02 - How the Island of Yap Works Today
Last week we learned about our friends on the Island of Yap. Their stone system, or Rockchain, serves as the blueprint for today’s blockchains. What might have dawned on many of you is that the system the Yapese were using would not work in today's world; having a ledger filled with people’s names and bank account balances is a receipt for disaster. The Yap system worked for the islanders because in the small remote South Pacific community, the people of Yap were more concerned with survival than they were about what Susie was spending her money on.
Blockchain solved some of the concerns with the stone system using a few cryptographic techniques.
In order to protect people’s identities, blockchain networks don’t require a participant to divulge any personal information when joining the network. You are not prompted to log in with Google or Facebook (now Meta?). Instead, when a participant joins the network they are assigned something called a wallet address. A wallet address is a long string of numbers and letters created at random and not connected to the wallet owner in any way.
How do you get a wallet address? It’s as easy as downloading a copy of the blockchain ledger to your computer and telling the rest of the network you have arrived. Once you do this, a wallet address will automatically be created.
Having a wallet address allows network participants to send and receive digital assets. It is like having an email address on the traditional internet. It gives someone sending you something a location to send it to. In the case of email, it is a message and in the case of a blockchain, it is some form of value.
Identifying users by a non descript address and not by name is ok because the only information that each participant needs to know is whether the person they are transacting with has the digital assets they claim to. A great real world analogy for transacting based on account balances is selling something at a yard sale. You don’t need to know anything about the person you are selling to. All you need to know is that they have enough cash in their wallet to make the purchase. They either have a $100 bill or they don’t.
Due to their size, blockchain networks can’t authenticate transactions the same way the Yapese could. On Yap, it would have been easy for the rightful owner to connect with the whole island and prevent theft. The community would have checked their personal ledgers, voted, and verified the rightful owner. How does the blockchain network with millions of anonymous people spread across the globe know that a transaction is legitimate? It would be impossible for a participant to contact a majority of other blockchain participants and convince them of theft.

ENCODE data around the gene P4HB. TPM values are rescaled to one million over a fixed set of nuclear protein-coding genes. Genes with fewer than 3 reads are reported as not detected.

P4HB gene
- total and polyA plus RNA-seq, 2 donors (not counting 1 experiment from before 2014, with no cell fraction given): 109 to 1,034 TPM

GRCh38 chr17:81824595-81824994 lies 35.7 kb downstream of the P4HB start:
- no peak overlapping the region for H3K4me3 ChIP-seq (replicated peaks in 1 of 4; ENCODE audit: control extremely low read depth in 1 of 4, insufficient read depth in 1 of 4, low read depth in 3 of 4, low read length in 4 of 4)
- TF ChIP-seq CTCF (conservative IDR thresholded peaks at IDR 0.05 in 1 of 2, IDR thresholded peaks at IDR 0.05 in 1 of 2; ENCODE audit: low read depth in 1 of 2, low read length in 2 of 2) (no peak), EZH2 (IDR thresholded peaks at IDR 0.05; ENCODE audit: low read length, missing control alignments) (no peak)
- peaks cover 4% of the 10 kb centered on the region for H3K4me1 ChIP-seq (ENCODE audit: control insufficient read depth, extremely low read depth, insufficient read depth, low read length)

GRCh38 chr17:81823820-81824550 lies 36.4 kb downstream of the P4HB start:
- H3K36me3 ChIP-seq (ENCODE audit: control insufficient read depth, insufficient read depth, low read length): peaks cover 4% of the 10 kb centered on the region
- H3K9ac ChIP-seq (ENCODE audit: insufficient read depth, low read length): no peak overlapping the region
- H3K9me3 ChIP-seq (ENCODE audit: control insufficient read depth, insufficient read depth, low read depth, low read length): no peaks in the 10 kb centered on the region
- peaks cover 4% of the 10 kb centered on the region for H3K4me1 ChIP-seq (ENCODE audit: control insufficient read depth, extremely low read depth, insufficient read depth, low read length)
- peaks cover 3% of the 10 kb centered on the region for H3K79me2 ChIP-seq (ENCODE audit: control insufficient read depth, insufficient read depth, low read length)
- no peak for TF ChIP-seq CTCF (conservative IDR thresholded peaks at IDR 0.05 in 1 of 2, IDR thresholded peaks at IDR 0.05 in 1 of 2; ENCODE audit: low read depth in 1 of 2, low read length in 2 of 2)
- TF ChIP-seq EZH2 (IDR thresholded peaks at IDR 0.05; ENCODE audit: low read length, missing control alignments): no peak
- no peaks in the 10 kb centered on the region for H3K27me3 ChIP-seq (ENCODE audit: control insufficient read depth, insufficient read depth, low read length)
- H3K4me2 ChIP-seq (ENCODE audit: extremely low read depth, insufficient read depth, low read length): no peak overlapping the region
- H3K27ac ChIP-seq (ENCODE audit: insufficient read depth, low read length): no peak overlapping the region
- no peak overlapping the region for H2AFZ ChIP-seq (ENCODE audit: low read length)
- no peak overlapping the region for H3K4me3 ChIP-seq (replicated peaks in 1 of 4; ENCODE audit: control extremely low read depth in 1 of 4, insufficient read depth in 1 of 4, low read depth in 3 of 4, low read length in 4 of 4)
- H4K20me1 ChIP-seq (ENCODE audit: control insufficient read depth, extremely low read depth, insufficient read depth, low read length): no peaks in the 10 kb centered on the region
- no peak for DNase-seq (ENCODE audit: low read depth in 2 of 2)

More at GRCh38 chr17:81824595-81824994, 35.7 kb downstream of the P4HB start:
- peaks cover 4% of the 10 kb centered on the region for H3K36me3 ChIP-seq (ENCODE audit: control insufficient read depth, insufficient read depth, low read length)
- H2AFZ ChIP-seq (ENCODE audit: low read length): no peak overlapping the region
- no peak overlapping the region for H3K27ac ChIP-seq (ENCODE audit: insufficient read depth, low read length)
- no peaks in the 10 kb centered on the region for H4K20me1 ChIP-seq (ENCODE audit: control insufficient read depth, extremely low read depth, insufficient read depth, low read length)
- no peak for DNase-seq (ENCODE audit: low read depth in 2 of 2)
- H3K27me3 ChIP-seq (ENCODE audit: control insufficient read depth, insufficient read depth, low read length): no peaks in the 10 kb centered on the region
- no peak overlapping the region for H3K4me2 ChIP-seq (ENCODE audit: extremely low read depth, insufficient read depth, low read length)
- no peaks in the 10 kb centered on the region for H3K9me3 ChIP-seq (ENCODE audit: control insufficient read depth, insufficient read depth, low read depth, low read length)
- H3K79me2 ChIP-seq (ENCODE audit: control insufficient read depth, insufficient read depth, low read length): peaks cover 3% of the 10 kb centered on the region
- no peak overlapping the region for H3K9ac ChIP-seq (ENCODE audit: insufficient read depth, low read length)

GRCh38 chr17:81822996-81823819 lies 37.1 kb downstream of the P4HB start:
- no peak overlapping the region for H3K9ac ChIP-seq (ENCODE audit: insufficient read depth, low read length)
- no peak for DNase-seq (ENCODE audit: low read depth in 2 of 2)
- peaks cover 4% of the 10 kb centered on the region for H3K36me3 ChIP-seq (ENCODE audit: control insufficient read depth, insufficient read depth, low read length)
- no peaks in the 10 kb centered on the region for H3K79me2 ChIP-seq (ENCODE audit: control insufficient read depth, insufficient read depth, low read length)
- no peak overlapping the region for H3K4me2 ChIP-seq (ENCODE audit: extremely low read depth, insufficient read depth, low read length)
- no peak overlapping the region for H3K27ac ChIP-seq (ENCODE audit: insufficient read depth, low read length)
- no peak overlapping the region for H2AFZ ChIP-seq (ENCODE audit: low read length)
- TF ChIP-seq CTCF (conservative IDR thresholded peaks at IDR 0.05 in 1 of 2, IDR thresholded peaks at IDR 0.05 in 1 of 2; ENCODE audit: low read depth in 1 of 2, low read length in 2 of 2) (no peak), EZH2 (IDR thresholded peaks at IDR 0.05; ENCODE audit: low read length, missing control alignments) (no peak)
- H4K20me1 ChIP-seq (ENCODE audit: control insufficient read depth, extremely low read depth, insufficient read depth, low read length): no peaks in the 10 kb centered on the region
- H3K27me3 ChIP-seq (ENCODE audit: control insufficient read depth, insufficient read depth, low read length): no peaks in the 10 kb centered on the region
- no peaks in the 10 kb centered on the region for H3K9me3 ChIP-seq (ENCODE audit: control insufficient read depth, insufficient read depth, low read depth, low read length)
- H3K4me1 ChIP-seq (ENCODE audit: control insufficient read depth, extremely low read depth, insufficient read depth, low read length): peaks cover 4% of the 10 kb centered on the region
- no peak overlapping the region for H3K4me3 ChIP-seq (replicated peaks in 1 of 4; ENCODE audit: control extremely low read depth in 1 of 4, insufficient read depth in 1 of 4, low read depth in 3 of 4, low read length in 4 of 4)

Blockchain networks solve this problem by validating each transaction through the use of signatures. Similar to the way people sign checks to authorize the release of money from their bank accounts, all blockchain transactions must be signed by the individual sending the digital asset. Instead of using handwritten signatures, blockchains use complicated math formulas ie. cryptography to generate an authorizing signature. Only the person who contracts a wallet address is able to sign an authorization to move an asset out of that wallet address.
Tying it all Together
Let’s take a step back and tie everything together.
A blockchain network, just like the Island of Yap stone system, is a distributed ledger system.
A copy of the ledger is stored on every blockchain participant’s computer.
Each participant is anonymous and only identified on the blockchain network through a wallet address.
Wallet addresses hide the participants identity by not revealing the owners personal information to the rest of the network.
Every time a transaction occurs, the person who is sending money tells the rest of the network how much they are sending and to which other wallet address.
The network reviews the transaction’s signature, confirms its authenticity and adds it to the ledger.
With some slight tweaks and a little coding, the Island of Yap system has now become a global financial network.
There is an important point worth repeating in all this, blockchains are the elegant combination of technology that has existed for thousands of years. We began with the Island of Yap, added the internet and sprinkled in some cryptography. All blockchains rely on some combination of these features to accomplish their goal, tracking online scarcity. What everyone needs to understand is that most of what is happening from a technical level on a blockchain is not new. We are using what has already existed in a novel way.
Next week we are going to dive one level deeper and talk about why the technology is called a blockchain. Understanding this concept will help us move further from the real world example of the Island of Yap to one in which a system like a blockchain can actually be structured.
Huge shout out to my collaborators from Foster: Cameron Zargar and Diana Hawk